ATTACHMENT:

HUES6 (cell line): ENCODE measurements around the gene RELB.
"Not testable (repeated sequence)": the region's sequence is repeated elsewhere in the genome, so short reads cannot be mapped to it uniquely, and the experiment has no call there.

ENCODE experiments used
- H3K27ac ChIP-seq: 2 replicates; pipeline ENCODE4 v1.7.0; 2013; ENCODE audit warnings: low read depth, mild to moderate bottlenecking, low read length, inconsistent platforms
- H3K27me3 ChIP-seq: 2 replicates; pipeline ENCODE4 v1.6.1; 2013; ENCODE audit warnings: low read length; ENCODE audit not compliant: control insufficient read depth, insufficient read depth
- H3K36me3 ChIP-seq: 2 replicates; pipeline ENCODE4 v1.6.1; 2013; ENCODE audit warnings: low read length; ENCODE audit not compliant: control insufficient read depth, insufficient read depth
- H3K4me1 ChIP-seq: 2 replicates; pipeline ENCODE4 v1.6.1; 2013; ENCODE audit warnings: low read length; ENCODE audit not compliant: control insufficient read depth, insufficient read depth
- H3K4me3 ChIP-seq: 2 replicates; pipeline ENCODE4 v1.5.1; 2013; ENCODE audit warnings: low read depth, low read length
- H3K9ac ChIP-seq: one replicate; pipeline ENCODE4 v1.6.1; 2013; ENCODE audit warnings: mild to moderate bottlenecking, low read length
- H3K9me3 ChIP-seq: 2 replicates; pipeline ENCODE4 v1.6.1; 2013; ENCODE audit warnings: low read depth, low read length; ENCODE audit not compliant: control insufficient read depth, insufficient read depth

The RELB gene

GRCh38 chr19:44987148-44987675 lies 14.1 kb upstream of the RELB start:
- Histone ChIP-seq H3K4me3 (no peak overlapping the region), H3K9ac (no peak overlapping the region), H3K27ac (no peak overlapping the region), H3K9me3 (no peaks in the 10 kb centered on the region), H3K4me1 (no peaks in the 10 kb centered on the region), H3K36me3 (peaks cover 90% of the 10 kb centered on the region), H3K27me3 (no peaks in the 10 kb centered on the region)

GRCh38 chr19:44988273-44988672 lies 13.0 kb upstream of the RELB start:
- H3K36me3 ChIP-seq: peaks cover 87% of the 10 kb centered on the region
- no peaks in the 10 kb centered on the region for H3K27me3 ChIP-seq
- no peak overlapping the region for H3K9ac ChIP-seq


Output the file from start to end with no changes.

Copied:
HUES6 (cell line): ENCODE measurements around the gene RELB.
"Not testable (repeated sequence)": the region's sequence is repeated elsewhere in the genome, so short reads cannot be mapped to it uniquely, and the experiment has no call there.

ENCODE experiments used
- H3K27ac ChIP-seq: 2 replicates; pipeline ENCODE4 v1.7.0; 2013; ENCODE audit warnings: low read depth, mild to moderate bottlenecking, low read length, inconsistent platforms
- H3K27me3 ChIP-seq: 2 replicates; pipeline ENCODE4 v1.6.1; 2013; ENCODE audit warnings: low read length; ENCODE audit not compliant: control insufficient read depth, insufficient read depth
- H3K36me3 ChIP-seq: 2 replicates; pipeline ENCODE4 v1.6.1; 2013; ENCODE audit warnings: low read length; ENCODE audit not compliant: control insufficient read depth, insufficient read depth
- H3K4me1 ChIP-seq: 2 replicates; pipeline ENCODE4 v1.6.1; 2013; ENCODE audit warnings: low read length; ENCODE audit not compliant: control insufficient read depth, insufficient read depth
- H3K4me3 ChIP-seq: 2 replicates; pipeline ENCODE4 v1.5.1; 2013; ENCODE audit warnings: low read depth, low read length
- H3K9ac ChIP-seq: one replicate; pipeline ENCODE4 v1.6.1; 2013; ENCODE audit warnings: mild to moderate bottlenecking, low read length
- H3K9me3 ChIP-seq: 2 replicates; pipeline ENCODE4 v1.6.1; 2013; ENCODE audit warnings: low read depth, low read length; ENCODE audit not compliant: control insufficient read depth, insufficient read depth

The RELB gene

GRCh38 chr19:44987148-44987675 lies 14.1 kb upstream of the RELB start:
- Histone ChIP-seq H3K4me3 (no peak overlapping the region), H3K9ac (no peak overlapping the region), H3K27ac (no peak overlapping the region), H3K9me3 (no peaks in the 10 kb centered on the region), H3K4me1 (no peaks in the 10 kb centered on the region), H3K36me3 (peaks cover 90% of the 10 kb centered on the region), H3K27me3 (no peaks in the 10 kb centered on the region)

GRCh38 chr19:44988273-44988672 lies 13.0 kb upstream of the RELB start:
- H3K36me3 ChIP-seq: peaks cover 87% of the 10 kb centered on the region
- no peaks in the 10 kb centered on the region for H3K27me3 ChIP-seq
- no peak overlapping the region for H3K9ac ChIP-seq